M: A lot of manual tools! I usually sketch with your basic pencil and use a tape measure with some masking tape to draw a pattern on my shoe last, I would then transfer and trace outlines using an awl and retractable utility knife. Sometimes I design on Adobe Illustrator before the previously stated routine, but I usually have a clear vision of what I want to create and don’t feel the need to.

FS: Designing can sometimes be a really time consuming task, how do you manage your time?
M: I usually like to create a timeline for myself, giving room for delays. For example, I might break down the entire project into smaller goals in order to estimate how long each of them will take to be completed. This way I am able to keep myself on track as opposed to setting a single goal for the entire duration.

FS: How long does it take to design an object from beginning to end?
M: I can draft a concept on paper in about 5-10 minutes and about 30 minutes to an hour on Illustrator, depending on the complexity of the design. In terms of realizing these designs, the duration of each footwear project is again dependent on the complexity of the design and availability of resources. It can take me anywhere from two days to two weeks to handcraft a unique pair.

FS: What is the most frequently asked question to you, as a designer?
M: “You made that?!” lol I think designing footwear is one thing, but knowing how to make them is a whole other shock factor.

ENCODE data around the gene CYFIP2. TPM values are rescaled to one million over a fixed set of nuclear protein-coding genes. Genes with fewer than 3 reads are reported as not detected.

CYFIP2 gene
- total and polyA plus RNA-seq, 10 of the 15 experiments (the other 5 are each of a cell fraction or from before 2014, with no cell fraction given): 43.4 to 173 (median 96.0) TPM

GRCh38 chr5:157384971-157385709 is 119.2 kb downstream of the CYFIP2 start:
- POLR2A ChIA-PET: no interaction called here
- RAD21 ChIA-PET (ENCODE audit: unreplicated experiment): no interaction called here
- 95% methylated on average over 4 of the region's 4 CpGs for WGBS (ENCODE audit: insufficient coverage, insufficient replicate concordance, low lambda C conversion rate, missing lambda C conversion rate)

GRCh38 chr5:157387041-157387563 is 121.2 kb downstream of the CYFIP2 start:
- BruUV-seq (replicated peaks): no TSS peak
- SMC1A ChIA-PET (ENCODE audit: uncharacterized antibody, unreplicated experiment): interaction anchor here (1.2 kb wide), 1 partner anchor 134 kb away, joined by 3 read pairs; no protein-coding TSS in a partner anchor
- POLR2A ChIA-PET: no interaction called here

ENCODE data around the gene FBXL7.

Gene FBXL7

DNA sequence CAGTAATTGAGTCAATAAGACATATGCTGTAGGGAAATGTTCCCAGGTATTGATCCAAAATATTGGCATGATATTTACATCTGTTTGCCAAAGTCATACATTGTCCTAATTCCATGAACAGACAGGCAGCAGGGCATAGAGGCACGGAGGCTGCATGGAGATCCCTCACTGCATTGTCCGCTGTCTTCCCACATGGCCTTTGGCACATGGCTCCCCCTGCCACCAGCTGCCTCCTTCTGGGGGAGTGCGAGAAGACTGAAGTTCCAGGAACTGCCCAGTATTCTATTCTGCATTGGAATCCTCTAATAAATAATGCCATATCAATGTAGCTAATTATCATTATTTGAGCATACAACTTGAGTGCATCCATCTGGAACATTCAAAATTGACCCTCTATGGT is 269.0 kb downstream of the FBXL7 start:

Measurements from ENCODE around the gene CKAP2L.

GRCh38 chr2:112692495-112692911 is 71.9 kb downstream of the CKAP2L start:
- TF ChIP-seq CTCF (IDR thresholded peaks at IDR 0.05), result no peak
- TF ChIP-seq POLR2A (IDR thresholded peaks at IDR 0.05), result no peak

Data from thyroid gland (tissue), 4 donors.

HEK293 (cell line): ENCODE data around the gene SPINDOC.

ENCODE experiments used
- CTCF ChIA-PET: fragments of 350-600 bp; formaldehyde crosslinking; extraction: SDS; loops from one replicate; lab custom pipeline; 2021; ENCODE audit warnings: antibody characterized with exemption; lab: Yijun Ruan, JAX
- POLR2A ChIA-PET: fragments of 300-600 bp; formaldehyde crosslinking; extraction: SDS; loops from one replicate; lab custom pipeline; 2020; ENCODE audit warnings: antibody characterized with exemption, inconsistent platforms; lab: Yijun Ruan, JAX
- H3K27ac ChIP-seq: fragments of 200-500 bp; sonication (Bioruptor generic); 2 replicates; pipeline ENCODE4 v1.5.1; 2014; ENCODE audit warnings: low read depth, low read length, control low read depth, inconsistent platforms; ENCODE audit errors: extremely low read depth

FS: What was your most important job experience?
M: Getting the opportunity to work closely with a brilliant designer, Angela Huntington, and being able to share my designs with an individual who is very accustomed to art and fashion. The chance to be able to learn through and from another person’s vision was indeed an inspiring and uplifting experience.

FS: Who are some of your clients?
M: Kolturee, a brand that produces unique handcrafted products in attempts to improve population health and contribute to research and development in the garri production industry of Ghana.

FS: What type of design work do you enjoy the most and why?
M: Footwear design, because it is a truly elevating skill that will never go out of style.

FS: What are your future plans? What is next for you?
M: I plan to work my way into small-scale mass production and begin offering my designs to the general public. A lot of editorial shoots and videography need to be executed for marketing campaigns to accurately mirror my brand’s vision and for my designs to be communicated effectively.

FS: Do you work as a team, or do you develop your designs yourself?
M: For now, I develop my designs myself.

FS: Do you have any works-in-progress being designed that you would like to talk about?
M: I am currently developing 4 additional designs to complete my Gemini Rebirth collection. In addition to that, I am considering offering a range of colors for each design in the series in order to provide consumers with more options that complement their preferences.

FS: How can people contact you?
M: You can reach me via E-mail at brandedbymolly@gmail.com or via Instagram @brandedbymolly.


FS: Thank you for providing us with this opportunity to interview you.

A’ Design Award and Competitions grants rights to press members and bloggers to use parts of this interview. This interview is provided as it is; DesignPRWire and A' Design Award and Competitions cannot be held responsible for the answers given by participating designers.